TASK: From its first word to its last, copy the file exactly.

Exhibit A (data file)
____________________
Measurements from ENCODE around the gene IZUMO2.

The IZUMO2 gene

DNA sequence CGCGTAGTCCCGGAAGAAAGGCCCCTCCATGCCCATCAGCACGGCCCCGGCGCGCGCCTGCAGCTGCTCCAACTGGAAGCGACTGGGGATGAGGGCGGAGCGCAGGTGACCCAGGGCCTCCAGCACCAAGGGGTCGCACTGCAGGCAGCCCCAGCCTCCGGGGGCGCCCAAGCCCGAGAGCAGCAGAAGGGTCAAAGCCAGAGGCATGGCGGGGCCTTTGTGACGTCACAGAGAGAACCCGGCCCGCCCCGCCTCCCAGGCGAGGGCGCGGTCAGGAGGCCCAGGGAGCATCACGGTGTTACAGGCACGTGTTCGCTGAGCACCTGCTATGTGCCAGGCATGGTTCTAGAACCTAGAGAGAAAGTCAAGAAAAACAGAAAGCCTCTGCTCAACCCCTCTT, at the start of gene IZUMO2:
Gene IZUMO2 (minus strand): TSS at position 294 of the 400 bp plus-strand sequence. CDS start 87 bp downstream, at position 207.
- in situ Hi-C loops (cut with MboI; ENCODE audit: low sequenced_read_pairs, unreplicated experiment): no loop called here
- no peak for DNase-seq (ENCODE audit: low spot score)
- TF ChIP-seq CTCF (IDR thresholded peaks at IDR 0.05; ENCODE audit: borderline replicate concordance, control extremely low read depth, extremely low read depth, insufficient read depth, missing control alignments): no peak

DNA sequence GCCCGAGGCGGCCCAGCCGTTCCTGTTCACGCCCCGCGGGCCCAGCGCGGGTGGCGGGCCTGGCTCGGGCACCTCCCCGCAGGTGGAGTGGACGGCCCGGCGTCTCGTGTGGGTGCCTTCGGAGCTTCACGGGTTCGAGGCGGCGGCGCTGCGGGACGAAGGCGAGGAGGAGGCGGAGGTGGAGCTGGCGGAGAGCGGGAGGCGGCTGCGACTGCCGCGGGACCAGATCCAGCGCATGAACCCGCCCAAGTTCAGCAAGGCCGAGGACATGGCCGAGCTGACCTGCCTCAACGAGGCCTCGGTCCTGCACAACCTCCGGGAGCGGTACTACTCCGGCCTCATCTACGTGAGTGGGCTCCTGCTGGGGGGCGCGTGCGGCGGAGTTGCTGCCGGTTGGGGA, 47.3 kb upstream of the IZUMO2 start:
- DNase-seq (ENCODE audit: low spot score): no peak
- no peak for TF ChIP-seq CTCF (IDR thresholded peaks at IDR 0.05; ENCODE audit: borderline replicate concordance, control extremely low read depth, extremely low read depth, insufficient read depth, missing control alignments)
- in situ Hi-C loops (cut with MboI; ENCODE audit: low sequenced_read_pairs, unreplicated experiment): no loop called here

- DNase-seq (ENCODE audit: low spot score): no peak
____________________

Measurements from ENCODE around the gene IZUMO2.

The IZUMO2 gene

DNA sequence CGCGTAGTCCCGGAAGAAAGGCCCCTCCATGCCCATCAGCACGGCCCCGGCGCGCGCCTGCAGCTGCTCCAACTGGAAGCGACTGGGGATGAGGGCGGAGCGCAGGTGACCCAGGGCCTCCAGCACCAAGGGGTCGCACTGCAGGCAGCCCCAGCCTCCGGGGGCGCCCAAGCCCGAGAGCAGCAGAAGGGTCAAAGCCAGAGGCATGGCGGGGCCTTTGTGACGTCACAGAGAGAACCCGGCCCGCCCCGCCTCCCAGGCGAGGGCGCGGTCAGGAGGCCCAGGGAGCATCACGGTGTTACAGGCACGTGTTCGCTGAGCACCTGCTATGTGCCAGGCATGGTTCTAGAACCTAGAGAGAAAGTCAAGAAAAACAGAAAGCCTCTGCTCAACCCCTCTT, at the start of gene IZUMO2:
Gene IZUMO2 (minus strand): TSS at position 294 of the 400 bp plus-strand sequence. CDS start 87 bp downstream, at position 207.
- in situ Hi-C loops (cut with MboI; ENCODE audit: low sequenced_read_pairs, unreplicated experiment): no loop called here
- no peak for DNase-seq (ENCODE audit: low spot score)
- TF ChIP-seq CTCF (IDR thresholded peaks at IDR 0.05; ENCODE audit: borderline replicate concordance, control extremely low read depth, extremely low read depth, insufficient read depth, missing control alignments): no peak

DNA sequence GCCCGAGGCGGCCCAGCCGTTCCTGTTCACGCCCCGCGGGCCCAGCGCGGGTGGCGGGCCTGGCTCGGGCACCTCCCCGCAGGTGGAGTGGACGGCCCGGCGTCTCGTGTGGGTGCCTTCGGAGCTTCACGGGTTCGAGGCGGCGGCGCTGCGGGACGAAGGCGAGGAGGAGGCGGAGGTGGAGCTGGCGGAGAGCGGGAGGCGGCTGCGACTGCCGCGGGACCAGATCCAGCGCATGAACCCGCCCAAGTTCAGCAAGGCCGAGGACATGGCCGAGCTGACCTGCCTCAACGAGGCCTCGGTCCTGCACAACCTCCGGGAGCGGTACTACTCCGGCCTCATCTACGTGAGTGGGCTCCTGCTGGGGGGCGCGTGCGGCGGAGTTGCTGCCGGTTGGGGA, 47.3 kb upstream of the IZUMO2 start:
- DNase-seq (ENCODE audit: low spot score): no peak
- no peak for TF ChIP-seq CTCF (IDR thresholded peaks at IDR 0.05; ENCODE audit: borderline replicate concordance, control extremely low read depth, extremely low read depth, insufficient read depth, missing control alignments)
- in situ Hi-C loops (cut with MboI; ENCODE audit: low sequenced_read_pairs, unreplicated experiment): no loop called here

- DNase-seq (ENCODE audit: low spot score): no peak